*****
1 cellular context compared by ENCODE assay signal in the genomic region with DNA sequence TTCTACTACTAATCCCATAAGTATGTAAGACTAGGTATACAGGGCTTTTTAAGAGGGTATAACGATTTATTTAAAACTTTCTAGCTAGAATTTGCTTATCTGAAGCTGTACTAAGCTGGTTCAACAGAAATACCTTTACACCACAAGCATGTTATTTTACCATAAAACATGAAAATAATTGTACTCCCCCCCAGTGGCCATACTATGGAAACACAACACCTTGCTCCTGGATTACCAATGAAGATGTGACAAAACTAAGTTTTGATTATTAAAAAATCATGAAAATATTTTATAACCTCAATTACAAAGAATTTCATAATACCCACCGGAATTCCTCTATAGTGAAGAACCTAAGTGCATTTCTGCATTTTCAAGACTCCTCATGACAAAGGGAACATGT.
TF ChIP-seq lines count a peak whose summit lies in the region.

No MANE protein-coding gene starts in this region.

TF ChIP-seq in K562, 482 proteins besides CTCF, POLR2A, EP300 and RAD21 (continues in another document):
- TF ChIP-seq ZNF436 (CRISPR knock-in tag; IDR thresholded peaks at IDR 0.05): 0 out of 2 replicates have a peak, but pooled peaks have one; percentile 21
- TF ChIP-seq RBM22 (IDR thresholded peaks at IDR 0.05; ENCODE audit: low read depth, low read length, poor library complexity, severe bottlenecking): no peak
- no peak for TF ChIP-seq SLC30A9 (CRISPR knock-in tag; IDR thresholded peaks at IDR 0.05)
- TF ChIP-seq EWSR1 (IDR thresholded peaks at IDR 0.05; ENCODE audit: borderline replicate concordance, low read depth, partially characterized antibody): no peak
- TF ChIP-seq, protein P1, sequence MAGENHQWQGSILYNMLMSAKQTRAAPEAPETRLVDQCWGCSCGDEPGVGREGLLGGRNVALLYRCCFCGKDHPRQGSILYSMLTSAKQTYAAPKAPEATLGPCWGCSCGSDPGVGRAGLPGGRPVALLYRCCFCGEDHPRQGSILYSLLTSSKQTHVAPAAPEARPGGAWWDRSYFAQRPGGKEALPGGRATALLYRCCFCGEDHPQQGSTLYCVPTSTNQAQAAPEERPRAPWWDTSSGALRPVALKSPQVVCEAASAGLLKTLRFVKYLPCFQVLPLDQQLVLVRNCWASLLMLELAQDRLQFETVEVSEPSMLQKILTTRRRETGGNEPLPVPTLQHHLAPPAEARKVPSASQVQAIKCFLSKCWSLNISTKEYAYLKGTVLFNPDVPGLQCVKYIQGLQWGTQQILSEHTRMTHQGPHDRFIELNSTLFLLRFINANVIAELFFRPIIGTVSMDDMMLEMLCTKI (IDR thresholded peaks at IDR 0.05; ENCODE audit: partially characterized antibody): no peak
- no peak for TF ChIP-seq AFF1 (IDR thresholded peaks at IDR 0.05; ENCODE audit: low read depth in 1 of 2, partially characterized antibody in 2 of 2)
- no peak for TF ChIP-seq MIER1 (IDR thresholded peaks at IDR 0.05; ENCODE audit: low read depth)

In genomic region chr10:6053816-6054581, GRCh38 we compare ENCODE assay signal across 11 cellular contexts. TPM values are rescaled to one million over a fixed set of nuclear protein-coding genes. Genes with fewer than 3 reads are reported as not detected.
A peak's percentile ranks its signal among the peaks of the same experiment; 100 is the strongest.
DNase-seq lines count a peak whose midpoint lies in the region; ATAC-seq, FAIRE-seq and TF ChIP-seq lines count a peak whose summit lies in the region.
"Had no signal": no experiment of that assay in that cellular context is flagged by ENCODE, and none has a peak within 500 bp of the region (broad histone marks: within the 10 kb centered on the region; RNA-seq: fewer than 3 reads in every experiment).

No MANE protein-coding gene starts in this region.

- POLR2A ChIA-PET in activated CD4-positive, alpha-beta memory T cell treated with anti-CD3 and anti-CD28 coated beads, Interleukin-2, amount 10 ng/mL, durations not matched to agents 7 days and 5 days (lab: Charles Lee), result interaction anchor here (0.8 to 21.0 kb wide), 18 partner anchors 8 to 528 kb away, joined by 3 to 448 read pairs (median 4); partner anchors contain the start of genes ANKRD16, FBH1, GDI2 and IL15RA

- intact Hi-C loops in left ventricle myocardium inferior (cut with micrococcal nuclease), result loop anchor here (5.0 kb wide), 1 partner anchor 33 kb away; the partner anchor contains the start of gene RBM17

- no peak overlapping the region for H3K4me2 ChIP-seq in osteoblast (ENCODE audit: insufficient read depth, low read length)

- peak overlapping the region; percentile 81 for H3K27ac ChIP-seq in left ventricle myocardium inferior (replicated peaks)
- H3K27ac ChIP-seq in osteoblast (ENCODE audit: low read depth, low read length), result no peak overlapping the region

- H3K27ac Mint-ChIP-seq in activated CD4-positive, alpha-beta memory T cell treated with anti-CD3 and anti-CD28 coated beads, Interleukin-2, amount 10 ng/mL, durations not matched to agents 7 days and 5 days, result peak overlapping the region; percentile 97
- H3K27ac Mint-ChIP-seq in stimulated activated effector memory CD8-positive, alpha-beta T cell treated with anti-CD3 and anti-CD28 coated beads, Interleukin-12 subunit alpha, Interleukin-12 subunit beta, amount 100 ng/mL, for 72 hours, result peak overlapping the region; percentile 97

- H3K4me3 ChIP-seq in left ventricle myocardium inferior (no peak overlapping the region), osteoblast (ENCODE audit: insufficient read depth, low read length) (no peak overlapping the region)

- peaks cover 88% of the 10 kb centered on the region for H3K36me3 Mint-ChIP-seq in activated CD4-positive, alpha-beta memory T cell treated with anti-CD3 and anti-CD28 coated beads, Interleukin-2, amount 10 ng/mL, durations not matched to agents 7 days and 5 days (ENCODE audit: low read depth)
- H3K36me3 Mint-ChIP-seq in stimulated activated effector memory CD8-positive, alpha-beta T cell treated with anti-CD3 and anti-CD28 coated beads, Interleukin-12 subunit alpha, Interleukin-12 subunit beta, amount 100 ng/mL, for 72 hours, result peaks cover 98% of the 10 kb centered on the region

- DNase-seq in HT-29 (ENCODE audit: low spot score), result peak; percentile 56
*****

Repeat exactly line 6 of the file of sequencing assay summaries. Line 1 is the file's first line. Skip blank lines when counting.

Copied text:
- TF ChIP-seq RBM22 (IDR thresholded peaks at IDR 0.05; ENCODE audit: low read depth, low read length, poor library complexity, severe bottlenecking): no peak